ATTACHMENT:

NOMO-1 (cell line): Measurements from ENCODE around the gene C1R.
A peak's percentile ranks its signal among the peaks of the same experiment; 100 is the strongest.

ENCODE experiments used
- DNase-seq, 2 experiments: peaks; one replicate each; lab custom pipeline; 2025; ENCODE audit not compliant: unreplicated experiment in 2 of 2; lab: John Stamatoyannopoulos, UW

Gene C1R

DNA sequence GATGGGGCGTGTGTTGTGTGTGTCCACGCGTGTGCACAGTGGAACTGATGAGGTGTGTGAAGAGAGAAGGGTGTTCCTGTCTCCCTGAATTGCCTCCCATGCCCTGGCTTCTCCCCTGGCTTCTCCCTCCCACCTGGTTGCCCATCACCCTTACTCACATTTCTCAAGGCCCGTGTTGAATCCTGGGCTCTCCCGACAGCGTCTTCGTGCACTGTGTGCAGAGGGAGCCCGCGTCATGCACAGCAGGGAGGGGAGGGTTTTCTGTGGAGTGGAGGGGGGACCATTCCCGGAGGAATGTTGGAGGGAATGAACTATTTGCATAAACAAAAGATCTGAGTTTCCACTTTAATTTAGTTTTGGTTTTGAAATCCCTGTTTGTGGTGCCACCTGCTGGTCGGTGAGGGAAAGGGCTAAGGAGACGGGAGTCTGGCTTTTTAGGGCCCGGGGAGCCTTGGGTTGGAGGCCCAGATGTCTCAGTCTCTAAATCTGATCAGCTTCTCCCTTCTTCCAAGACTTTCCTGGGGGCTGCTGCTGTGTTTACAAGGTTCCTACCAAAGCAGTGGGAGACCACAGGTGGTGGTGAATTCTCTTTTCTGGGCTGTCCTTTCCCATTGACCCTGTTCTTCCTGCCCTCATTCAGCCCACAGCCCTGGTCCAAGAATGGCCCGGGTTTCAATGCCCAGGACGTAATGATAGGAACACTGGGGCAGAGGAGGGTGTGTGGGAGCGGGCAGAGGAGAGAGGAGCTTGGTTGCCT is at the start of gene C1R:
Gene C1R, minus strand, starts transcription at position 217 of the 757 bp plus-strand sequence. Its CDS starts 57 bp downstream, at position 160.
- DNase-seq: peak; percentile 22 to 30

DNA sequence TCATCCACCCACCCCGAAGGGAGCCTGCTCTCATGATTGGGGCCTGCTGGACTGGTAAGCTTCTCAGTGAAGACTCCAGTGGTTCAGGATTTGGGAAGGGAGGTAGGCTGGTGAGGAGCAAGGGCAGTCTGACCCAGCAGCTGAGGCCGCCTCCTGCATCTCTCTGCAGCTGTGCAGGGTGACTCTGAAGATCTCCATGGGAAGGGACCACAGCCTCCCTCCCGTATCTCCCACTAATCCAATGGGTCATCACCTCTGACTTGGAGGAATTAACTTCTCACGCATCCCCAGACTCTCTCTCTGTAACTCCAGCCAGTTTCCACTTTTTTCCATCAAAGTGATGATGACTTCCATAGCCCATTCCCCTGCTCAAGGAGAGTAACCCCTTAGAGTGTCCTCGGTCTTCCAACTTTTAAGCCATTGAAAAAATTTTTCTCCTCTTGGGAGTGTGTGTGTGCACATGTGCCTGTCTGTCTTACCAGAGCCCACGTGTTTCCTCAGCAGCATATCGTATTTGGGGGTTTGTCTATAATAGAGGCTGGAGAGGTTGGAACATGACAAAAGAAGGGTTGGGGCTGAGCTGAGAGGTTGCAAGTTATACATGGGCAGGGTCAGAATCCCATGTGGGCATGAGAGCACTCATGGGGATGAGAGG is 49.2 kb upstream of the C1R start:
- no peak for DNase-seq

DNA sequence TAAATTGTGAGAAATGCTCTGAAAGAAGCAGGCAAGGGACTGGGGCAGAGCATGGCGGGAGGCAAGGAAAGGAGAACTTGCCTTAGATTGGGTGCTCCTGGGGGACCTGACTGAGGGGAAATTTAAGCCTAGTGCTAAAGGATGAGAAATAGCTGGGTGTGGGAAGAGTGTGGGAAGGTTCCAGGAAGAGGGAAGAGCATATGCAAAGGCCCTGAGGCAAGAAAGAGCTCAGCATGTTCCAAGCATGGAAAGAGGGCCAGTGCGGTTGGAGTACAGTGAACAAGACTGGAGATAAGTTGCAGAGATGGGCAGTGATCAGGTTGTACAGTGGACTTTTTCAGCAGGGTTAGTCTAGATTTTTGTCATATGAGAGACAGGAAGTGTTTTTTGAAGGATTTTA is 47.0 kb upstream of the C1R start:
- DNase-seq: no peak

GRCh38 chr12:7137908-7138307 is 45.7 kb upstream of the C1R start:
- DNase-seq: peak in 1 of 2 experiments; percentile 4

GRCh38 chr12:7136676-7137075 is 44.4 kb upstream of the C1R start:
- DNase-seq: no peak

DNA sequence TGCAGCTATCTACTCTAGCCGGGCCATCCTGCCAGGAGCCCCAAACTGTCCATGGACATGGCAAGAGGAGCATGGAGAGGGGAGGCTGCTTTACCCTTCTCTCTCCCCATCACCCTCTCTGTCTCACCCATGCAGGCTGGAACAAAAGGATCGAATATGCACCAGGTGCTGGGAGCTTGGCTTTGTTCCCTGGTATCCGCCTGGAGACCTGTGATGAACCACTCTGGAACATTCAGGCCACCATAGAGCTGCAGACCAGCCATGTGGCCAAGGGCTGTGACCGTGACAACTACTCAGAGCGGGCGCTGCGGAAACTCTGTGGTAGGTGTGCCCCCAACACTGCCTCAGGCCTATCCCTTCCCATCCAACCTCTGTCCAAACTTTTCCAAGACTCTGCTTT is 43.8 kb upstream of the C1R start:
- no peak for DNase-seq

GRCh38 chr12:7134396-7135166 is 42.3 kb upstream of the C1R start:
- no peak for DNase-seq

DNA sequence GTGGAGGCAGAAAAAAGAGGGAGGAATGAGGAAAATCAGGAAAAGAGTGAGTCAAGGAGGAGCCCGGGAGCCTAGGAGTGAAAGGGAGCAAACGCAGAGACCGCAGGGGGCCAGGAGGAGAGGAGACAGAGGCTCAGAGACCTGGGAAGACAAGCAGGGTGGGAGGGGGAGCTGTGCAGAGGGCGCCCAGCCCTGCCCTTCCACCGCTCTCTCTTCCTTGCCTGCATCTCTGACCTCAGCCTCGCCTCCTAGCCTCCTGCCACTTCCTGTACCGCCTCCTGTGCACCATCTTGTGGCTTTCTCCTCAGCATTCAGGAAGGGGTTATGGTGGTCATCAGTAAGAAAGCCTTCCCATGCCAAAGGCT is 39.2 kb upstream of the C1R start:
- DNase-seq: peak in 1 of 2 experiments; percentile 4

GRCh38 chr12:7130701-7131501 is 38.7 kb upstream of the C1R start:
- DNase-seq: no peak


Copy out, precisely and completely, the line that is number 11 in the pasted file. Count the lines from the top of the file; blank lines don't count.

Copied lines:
DNA sequence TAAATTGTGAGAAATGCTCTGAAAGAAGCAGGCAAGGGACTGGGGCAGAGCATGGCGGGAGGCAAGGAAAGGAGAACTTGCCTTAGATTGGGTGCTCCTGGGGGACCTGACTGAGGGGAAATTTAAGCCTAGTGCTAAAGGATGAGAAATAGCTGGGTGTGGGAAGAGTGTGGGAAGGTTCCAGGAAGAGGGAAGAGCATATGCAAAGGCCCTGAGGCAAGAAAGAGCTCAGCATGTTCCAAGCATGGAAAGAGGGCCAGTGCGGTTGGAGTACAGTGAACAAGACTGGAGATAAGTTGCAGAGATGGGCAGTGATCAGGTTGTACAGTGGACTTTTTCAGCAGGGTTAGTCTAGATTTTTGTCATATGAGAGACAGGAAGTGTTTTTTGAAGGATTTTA is 47.0 kb upstream of the C1R start: